Classes are used to hide away the complexity of a certain task. The user of the class should not worry about how the library exactly works in the inside, but instead only worry about how it should be used. In many cases directly writing to a member variable can be not only convenient, but hurtful if a wrong value is set. If you instead use a function to set the variable, the author can add code to prevent wrong values from actually being written to the variable. Also there might be some other logic involved, that is not triggered, if you write directly to the variable. So - for the ease of use - the users might want the library to be responsible for this, not themselves.
If you write a library, you have thought about how it should be used. Hiding other ways away is a common way of leading the user through the usage. Ways of usage, that don't go along with the purpose of the library can be hided away to make the correct way clearer. A manufacturer of a saw doesn't give the user instructions how to use the wrong side of the blade, because it doesn't help you with sawing.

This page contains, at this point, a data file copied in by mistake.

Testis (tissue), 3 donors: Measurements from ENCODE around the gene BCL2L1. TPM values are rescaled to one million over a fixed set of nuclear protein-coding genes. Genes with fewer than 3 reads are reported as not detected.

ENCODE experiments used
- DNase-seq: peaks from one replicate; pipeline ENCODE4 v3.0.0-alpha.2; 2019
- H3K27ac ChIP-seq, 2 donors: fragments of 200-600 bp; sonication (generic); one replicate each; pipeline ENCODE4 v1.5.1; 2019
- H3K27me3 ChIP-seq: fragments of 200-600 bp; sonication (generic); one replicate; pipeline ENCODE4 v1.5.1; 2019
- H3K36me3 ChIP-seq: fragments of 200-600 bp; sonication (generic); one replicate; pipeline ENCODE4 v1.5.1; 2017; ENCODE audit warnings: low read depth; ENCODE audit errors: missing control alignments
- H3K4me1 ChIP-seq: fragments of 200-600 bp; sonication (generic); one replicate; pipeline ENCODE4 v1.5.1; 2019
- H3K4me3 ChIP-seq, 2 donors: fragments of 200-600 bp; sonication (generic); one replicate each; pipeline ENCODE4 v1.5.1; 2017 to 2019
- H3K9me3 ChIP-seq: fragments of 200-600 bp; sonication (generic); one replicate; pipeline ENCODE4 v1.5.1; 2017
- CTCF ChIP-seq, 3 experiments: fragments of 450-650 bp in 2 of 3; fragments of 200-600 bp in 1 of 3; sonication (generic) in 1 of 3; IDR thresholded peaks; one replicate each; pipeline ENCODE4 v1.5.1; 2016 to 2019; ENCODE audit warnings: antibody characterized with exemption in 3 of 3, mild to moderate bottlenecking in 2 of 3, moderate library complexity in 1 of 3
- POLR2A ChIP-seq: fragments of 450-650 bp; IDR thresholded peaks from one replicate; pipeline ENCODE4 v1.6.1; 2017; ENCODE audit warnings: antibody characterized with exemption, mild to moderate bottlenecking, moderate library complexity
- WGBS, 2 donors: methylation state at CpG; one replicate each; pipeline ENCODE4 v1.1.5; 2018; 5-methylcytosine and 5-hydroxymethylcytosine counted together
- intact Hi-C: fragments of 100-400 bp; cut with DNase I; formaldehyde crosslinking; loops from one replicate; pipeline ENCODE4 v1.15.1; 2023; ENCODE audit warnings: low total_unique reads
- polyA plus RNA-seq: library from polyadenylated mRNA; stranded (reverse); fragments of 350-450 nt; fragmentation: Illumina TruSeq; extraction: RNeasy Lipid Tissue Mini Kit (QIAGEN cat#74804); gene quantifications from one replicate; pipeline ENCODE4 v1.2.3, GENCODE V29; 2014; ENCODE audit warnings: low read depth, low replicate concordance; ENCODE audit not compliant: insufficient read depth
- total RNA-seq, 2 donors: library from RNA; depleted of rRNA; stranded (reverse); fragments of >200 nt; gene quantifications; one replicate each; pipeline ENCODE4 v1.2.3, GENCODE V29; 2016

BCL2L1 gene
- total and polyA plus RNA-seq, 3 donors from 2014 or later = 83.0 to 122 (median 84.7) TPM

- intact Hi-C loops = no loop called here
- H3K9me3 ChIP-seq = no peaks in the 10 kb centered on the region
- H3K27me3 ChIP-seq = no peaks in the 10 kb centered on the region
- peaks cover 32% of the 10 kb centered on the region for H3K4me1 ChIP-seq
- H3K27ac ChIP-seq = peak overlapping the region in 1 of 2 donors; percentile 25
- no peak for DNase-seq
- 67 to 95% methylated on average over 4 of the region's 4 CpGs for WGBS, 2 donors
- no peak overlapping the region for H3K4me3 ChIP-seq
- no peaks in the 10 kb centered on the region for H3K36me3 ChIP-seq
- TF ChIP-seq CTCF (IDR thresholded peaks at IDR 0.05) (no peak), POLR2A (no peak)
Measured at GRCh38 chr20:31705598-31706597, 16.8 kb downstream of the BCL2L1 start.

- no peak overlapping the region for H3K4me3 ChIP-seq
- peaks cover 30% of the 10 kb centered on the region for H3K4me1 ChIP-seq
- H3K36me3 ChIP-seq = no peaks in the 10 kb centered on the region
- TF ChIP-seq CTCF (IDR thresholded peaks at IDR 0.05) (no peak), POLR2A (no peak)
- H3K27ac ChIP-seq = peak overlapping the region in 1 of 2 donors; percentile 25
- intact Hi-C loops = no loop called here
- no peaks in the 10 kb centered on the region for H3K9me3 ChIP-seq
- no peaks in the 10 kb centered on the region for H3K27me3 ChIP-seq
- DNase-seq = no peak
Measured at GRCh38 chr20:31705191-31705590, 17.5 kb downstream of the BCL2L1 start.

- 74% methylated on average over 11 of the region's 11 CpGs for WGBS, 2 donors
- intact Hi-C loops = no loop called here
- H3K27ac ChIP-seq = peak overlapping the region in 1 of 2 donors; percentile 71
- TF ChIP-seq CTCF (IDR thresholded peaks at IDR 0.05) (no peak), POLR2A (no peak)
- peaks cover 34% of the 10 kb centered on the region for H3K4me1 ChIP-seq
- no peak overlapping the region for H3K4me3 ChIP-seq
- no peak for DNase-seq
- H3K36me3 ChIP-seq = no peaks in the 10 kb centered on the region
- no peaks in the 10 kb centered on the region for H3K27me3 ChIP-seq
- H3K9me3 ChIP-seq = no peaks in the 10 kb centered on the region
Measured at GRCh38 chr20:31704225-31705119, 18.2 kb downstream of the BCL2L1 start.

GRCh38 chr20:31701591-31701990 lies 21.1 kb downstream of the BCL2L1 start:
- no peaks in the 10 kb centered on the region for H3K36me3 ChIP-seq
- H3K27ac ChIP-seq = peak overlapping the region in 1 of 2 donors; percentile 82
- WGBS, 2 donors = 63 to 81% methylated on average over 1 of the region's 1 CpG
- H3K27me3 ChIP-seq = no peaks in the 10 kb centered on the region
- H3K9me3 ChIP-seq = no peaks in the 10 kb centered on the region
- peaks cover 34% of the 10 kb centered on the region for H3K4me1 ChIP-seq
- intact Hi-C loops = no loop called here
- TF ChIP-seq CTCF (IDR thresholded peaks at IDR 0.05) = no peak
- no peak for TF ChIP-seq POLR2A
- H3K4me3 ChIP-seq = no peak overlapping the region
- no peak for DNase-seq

This does not mean, that you shouldn't make variables public at all, but only if it makes sense. For example: If you are defining a class, that just represents a point in a coordinate system without hooks to other code, it is totally OK to make the coordinates public. But if you defined the class, so that the point is directly shown on a display, you might want to change the position on the display, whenever one of the coordinates is changed. In this case you can use a set-function to trigger the display update, when a new value was given for the variable.